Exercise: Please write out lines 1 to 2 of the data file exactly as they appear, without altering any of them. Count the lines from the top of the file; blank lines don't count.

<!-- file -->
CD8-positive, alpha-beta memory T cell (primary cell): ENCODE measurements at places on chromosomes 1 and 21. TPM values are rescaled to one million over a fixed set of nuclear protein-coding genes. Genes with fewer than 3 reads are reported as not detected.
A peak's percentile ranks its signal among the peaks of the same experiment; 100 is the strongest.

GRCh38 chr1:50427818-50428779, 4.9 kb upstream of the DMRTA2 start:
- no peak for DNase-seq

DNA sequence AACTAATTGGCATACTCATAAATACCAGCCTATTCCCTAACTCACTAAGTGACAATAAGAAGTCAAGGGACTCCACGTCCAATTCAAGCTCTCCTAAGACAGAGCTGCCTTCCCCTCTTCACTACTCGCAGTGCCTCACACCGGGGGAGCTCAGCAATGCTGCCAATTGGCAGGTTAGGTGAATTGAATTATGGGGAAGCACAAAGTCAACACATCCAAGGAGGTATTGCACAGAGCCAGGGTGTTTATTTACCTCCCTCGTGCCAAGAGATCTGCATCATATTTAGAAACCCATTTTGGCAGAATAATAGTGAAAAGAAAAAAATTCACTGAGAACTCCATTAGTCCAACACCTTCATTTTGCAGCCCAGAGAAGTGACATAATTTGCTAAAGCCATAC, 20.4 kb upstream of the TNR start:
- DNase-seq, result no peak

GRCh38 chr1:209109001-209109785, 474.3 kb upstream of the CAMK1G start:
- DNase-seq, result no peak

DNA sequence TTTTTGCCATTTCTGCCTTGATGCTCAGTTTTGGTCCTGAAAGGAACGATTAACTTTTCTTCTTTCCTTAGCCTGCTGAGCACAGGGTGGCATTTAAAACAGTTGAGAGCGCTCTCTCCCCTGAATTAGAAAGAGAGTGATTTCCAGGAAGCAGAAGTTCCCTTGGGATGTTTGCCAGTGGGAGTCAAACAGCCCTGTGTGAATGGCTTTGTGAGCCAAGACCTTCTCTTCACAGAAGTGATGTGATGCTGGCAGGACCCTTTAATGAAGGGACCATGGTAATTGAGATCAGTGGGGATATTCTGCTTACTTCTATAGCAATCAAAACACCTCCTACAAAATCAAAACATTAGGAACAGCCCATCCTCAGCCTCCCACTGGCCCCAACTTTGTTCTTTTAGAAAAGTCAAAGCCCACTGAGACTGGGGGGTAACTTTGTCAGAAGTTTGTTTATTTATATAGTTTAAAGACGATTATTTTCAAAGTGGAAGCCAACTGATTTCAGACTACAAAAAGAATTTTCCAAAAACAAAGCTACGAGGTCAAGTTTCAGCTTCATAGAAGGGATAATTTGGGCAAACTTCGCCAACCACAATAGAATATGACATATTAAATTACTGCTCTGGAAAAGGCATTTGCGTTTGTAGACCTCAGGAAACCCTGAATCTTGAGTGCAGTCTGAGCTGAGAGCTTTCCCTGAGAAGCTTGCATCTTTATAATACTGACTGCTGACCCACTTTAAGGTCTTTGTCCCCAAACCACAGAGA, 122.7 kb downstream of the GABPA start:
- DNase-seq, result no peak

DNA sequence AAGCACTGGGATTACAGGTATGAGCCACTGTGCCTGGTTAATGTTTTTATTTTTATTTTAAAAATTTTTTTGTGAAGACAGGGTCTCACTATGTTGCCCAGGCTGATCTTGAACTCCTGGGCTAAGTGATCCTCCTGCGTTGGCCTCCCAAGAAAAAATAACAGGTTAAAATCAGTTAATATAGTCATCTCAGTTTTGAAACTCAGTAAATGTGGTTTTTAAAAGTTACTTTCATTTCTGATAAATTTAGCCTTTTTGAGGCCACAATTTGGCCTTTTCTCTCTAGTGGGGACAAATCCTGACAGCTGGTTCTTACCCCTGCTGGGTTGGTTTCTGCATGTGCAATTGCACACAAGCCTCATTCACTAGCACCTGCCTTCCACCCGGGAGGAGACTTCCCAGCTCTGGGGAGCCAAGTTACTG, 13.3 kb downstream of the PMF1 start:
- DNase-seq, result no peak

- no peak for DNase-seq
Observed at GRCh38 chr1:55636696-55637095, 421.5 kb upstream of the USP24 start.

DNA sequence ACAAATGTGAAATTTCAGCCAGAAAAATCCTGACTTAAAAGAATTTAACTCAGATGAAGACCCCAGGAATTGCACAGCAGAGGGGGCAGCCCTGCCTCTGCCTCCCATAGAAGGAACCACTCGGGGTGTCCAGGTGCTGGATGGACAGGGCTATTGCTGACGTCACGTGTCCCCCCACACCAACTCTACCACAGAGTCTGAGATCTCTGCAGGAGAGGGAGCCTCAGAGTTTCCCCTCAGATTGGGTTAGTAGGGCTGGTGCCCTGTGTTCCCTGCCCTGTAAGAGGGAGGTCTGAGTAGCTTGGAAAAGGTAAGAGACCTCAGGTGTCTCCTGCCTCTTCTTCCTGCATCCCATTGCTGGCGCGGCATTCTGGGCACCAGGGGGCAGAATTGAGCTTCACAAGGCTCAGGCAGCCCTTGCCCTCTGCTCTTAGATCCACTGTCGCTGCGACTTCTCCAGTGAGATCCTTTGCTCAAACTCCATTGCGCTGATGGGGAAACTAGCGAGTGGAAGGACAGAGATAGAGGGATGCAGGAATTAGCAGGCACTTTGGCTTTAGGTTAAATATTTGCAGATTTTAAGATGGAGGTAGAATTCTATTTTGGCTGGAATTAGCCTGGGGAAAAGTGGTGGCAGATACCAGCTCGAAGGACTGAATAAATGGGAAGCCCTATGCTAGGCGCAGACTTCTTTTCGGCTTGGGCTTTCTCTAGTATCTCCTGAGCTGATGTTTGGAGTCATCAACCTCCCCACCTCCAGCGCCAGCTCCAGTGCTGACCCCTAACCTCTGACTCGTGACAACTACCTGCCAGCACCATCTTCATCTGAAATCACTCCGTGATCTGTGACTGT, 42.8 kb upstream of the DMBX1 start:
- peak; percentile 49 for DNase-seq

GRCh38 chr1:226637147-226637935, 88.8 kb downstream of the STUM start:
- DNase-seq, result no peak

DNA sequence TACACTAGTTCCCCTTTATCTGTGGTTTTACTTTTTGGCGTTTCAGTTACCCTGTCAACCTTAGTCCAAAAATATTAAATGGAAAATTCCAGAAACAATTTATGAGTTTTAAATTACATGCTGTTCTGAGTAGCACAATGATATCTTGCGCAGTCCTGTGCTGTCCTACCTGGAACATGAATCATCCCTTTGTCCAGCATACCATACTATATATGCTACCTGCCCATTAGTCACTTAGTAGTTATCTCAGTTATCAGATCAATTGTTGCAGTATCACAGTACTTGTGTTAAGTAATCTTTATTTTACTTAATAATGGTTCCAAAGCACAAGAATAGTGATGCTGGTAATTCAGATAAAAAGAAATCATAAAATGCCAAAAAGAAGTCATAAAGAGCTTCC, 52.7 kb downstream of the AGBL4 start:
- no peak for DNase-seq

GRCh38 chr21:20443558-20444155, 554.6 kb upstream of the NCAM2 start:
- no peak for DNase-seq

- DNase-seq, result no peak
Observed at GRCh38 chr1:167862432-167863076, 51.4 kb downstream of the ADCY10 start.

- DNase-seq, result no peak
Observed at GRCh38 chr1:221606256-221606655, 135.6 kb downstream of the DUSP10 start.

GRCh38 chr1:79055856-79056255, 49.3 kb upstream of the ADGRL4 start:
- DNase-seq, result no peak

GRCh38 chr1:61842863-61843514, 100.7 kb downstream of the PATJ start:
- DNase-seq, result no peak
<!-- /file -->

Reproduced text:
CD8-positive, alpha-beta memory T cell (primary cell): ENCODE measurements at places on chromosomes 1 and 21. TPM values are rescaled to one million over a fixed set of nuclear protein-coding genes. Genes with fewer than 3 reads are reported as not detected.
A peak's percentile ranks its signal among the peaks of the same experiment; 100 is the strongest.